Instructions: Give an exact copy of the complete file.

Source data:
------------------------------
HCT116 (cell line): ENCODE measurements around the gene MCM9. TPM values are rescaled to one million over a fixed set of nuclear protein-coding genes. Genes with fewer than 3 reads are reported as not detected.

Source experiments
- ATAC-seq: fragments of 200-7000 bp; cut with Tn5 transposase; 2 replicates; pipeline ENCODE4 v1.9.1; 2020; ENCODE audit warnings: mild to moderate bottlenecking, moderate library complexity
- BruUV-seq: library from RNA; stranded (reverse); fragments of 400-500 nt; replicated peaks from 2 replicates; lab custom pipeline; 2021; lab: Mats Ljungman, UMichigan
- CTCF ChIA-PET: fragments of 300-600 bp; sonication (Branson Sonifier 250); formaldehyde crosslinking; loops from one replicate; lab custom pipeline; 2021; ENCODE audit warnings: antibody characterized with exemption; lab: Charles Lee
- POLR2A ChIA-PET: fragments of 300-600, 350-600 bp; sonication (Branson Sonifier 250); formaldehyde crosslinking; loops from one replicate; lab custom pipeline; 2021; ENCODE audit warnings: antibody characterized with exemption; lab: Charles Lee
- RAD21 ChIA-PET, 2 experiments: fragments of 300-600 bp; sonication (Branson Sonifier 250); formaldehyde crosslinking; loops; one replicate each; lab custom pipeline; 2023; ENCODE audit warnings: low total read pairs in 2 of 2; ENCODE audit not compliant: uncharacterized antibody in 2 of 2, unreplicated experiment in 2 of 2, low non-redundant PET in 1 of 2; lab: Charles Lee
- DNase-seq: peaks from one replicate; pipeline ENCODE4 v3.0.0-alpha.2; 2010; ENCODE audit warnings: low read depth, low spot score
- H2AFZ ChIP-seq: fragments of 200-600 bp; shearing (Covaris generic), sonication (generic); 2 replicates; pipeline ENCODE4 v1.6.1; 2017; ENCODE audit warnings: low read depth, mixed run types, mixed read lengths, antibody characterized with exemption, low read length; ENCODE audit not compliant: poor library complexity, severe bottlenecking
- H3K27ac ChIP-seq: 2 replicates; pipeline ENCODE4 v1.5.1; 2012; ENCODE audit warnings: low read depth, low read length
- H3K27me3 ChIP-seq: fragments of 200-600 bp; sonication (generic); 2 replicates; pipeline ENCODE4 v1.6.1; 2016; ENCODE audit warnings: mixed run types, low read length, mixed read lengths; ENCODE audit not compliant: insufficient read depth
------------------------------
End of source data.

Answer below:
HCT116 (cell line): ENCODE measurements around the gene MCM9. TPM values are rescaled to one million over a fixed set of nuclear protein-coding genes. Genes with fewer than 3 reads are reported as not detected.

Source experiments
- ATAC-seq: fragments of 200-7000 bp; cut with Tn5 transposase; 2 replicates; pipeline ENCODE4 v1.9.1; 2020; ENCODE audit warnings: mild to moderate bottlenecking, moderate library complexity
- BruUV-seq: library from RNA; stranded (reverse); fragments of 400-500 nt; replicated peaks from 2 replicates; lab custom pipeline; 2021; lab: Mats Ljungman, UMichigan
- CTCF ChIA-PET: fragments of 300-600 bp; sonication (Branson Sonifier 250); formaldehyde crosslinking; loops from one replicate; lab custom pipeline; 2021; ENCODE audit warnings: antibody characterized with exemption; lab: Charles Lee
- POLR2A ChIA-PET: fragments of 300-600, 350-600 bp; sonication (Branson Sonifier 250); formaldehyde crosslinking; loops from one replicate; lab custom pipeline; 2021; ENCODE audit warnings: antibody characterized with exemption; lab: Charles Lee
- RAD21 ChIA-PET, 2 experiments: fragments of 300-600 bp; sonication (Branson Sonifier 250); formaldehyde crosslinking; loops; one replicate each; lab custom pipeline; 2023; ENCODE audit warnings: low total read pairs in 2 of 2; ENCODE audit not compliant: uncharacterized antibody in 2 of 2, unreplicated experiment in 2 of 2, low non-redundant PET in 1 of 2; lab: Charles Lee
- DNase-seq: peaks from one replicate; pipeline ENCODE4 v3.0.0-alpha.2; 2010; ENCODE audit warnings: low read depth, low spot score
- H2AFZ ChIP-seq: fragments of 200-600 bp; shearing (Covaris generic), sonication (generic); 2 replicates; pipeline ENCODE4 v1.6.1; 2017; ENCODE audit warnings: low read depth, mixed run types, mixed read lengths, antibody characterized with exemption, low read length; ENCODE audit not compliant: poor library complexity, severe bottlenecking
- H3K27ac ChIP-seq: 2 replicates; pipeline ENCODE4 v1.5.1; 2012; ENCODE audit warnings: low read depth, low read length
- H3K27me3 ChIP-seq: fragments of 200-600 bp; sonication (generic); 2 replicates; pipeline ENCODE4 v1.6.1; 2016; ENCODE audit warnings: mixed run types, low read length, mixed read lengths; ENCODE audit not compliant: insufficient read depth